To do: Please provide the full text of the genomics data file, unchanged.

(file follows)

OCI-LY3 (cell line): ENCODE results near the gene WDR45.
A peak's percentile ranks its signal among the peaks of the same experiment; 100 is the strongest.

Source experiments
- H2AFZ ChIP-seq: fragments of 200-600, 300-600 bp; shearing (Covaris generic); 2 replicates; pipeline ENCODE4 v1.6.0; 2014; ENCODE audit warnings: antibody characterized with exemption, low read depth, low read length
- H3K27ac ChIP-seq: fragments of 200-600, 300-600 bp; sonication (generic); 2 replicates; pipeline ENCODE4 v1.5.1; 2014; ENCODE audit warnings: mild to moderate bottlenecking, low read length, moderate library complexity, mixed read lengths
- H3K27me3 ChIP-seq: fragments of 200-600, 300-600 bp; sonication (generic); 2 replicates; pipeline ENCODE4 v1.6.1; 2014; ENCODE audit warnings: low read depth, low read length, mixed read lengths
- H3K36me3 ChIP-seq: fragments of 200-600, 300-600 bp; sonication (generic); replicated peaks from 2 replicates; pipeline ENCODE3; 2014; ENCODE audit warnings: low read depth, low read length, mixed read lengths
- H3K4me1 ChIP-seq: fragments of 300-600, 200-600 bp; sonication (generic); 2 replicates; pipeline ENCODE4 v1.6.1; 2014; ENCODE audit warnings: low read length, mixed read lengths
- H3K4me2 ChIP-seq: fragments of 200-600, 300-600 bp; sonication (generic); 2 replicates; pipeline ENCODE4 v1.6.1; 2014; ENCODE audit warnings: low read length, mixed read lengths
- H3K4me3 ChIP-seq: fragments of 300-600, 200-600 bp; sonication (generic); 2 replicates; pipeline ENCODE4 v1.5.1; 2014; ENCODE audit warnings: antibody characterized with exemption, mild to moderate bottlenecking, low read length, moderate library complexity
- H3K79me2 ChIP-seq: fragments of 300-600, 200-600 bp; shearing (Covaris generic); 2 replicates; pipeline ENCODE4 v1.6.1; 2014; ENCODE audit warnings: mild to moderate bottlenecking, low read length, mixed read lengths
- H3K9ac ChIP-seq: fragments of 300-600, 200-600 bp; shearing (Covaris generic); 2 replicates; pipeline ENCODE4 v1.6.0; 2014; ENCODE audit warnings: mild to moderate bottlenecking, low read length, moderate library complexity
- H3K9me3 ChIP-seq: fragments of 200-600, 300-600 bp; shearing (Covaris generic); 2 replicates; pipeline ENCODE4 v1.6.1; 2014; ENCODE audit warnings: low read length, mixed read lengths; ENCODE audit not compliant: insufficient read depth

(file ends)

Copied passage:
OCI-LY3 (cell line): ENCODE results near the gene WDR45.
A peak's percentile ranks its signal among the peaks of the same experiment; 100 is the strongest.

Source experiments
- H2AFZ ChIP-seq: fragments of 200-600, 300-600 bp; shearing (Covaris generic); 2 replicates; pipeline ENCODE4 v1.6.0; 2014; ENCODE audit warnings: antibody characterized with exemption, low read depth, low read length
- H3K27ac ChIP-seq: fragments of 200-600, 300-600 bp; sonication (generic); 2 replicates; pipeline ENCODE4 v1.5.1; 2014; ENCODE audit warnings: mild to moderate bottlenecking, low read length, moderate library complexity, mixed read lengths
- H3K27me3 ChIP-seq: fragments of 200-600, 300-600 bp; sonication (generic); 2 replicates; pipeline ENCODE4 v1.6.1; 2014; ENCODE audit warnings: low read depth, low read length, mixed read lengths
- H3K36me3 ChIP-seq: fragments of 200-600, 300-600 bp; sonication (generic); replicated peaks from 2 replicates; pipeline ENCODE3; 2014; ENCODE audit warnings: low read depth, low read length, mixed read lengths
- H3K4me1 ChIP-seq: fragments of 300-600, 200-600 bp; sonication (generic); 2 replicates; pipeline ENCODE4 v1.6.1; 2014; ENCODE audit warnings: low read length, mixed read lengths
- H3K4me2 ChIP-seq: fragments of 200-600, 300-600 bp; sonication (generic); 2 replicates; pipeline ENCODE4 v1.6.1; 2014; ENCODE audit warnings: low read length, mixed read lengths
- H3K4me3 ChIP-seq: fragments of 300-600, 200-600 bp; sonication (generic); 2 replicates; pipeline ENCODE4 v1.5.1; 2014; ENCODE audit warnings: antibody characterized with exemption, mild to moderate bottlenecking, low read length, moderate library complexity
- H3K79me2 ChIP-seq: fragments of 300-600, 200-600 bp; shearing (Covaris generic); 2 replicates; pipeline ENCODE4 v1.6.1; 2014; ENCODE audit warnings: mild to moderate bottlenecking, low read length, mixed read lengths
- H3K9ac ChIP-seq: fragments of 300-600, 200-600 bp; shearing (Covaris generic); 2 replicates; pipeline ENCODE4 v1.6.0; 2014; ENCODE audit warnings: mild to moderate bottlenecking, low read length, moderate library complexity
- H3K9me3 ChIP-seq: fragments of 200-600, 300-600 bp; shearing (Covaris generic); 2 replicates; pipeline ENCODE4 v1.6.1; 2014; ENCODE audit warnings: low read length, mixed read lengths; ENCODE audit not compliant: insufficient read depth